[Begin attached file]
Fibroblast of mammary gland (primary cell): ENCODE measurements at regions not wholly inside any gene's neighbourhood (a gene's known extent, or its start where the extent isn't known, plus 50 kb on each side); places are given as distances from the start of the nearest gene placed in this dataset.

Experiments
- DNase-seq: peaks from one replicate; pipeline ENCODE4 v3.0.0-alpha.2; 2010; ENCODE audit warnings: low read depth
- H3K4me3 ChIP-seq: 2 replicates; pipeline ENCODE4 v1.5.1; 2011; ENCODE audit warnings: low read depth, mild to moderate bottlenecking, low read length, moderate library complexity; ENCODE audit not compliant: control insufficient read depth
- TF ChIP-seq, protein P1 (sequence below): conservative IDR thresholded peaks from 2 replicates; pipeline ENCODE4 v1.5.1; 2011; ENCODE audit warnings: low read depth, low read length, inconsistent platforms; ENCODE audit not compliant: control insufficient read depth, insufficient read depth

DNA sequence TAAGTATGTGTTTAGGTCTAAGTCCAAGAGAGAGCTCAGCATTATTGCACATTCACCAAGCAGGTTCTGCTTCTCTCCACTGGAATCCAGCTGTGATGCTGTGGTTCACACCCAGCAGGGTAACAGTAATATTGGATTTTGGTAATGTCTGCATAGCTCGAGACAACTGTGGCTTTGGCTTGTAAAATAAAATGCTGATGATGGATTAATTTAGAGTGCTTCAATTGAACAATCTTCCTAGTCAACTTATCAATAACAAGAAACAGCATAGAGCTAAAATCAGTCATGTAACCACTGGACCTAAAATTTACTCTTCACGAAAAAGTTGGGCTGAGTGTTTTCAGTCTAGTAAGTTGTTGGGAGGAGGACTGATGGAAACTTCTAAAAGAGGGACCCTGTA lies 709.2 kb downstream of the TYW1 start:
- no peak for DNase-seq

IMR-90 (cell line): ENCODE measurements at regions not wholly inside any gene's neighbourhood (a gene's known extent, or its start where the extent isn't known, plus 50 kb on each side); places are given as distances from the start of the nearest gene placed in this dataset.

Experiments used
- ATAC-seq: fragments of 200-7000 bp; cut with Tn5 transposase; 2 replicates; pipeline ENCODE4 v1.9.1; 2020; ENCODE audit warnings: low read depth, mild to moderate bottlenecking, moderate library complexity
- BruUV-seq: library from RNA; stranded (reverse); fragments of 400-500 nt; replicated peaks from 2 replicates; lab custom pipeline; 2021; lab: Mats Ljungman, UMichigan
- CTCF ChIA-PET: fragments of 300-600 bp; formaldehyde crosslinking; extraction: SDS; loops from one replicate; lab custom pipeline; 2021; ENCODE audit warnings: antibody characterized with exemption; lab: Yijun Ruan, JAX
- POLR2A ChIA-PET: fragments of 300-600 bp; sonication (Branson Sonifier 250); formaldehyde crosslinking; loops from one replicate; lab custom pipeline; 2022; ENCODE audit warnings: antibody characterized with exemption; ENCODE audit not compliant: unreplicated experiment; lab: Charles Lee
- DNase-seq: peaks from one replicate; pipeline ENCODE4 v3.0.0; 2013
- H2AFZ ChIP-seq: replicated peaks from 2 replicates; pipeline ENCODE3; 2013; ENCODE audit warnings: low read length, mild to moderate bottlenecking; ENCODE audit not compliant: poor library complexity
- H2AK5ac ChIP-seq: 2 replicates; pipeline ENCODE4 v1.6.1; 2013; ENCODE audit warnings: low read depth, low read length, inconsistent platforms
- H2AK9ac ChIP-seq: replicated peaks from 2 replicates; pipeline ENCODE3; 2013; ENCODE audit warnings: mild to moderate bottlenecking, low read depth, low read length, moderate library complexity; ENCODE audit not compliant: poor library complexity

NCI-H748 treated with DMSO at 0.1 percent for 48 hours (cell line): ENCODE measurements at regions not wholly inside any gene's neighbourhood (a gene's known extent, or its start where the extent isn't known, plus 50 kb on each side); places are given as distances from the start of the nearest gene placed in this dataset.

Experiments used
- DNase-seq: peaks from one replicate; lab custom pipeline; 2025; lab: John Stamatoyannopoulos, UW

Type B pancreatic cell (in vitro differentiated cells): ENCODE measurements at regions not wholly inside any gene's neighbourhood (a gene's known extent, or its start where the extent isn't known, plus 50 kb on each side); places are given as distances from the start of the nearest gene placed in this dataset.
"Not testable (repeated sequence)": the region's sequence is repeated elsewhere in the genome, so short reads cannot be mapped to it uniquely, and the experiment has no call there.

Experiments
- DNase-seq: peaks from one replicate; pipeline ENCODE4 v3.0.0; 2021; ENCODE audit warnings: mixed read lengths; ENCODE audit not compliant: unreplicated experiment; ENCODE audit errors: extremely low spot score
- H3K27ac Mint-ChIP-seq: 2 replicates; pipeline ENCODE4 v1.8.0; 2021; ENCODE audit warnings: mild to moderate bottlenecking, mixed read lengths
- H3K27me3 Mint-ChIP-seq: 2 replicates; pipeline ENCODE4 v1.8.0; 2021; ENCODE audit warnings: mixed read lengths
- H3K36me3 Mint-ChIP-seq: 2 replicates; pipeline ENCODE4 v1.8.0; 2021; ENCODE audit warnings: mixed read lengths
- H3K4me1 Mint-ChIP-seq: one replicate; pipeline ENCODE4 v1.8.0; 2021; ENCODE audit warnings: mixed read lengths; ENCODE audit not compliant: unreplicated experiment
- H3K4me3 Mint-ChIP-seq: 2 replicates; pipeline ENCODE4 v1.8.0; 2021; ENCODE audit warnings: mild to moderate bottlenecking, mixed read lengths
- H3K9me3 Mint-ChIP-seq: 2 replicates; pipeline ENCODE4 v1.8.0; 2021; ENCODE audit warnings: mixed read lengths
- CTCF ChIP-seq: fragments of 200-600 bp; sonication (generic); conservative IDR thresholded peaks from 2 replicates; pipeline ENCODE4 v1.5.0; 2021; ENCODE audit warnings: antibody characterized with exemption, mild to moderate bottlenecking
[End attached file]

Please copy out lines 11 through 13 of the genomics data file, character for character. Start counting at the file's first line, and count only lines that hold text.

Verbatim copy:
- BruUV-seq: library from RNA; stranded (reverse); fragments of 400-500 nt; replicated peaks from 2 replicates; lab custom pipeline; 2021; lab: Mats Ljungman, UMichigan
- CTCF ChIA-PET: fragments of 300-600 bp; formaldehyde crosslinking; extraction: SDS; loops from one replicate; lab custom pipeline; 2021; ENCODE audit warnings: antibody characterized with exemption; lab: Yijun Ruan, JAX
- POLR2A ChIA-PET: fragments of 300-600 bp; sonication (Branson Sonifier 250); formaldehyde crosslinking; loops from one replicate; lab custom pipeline; 2022; ENCODE audit warnings: antibody characterized with exemption; ENCODE audit not compliant: unreplicated experiment; lab: Charles Lee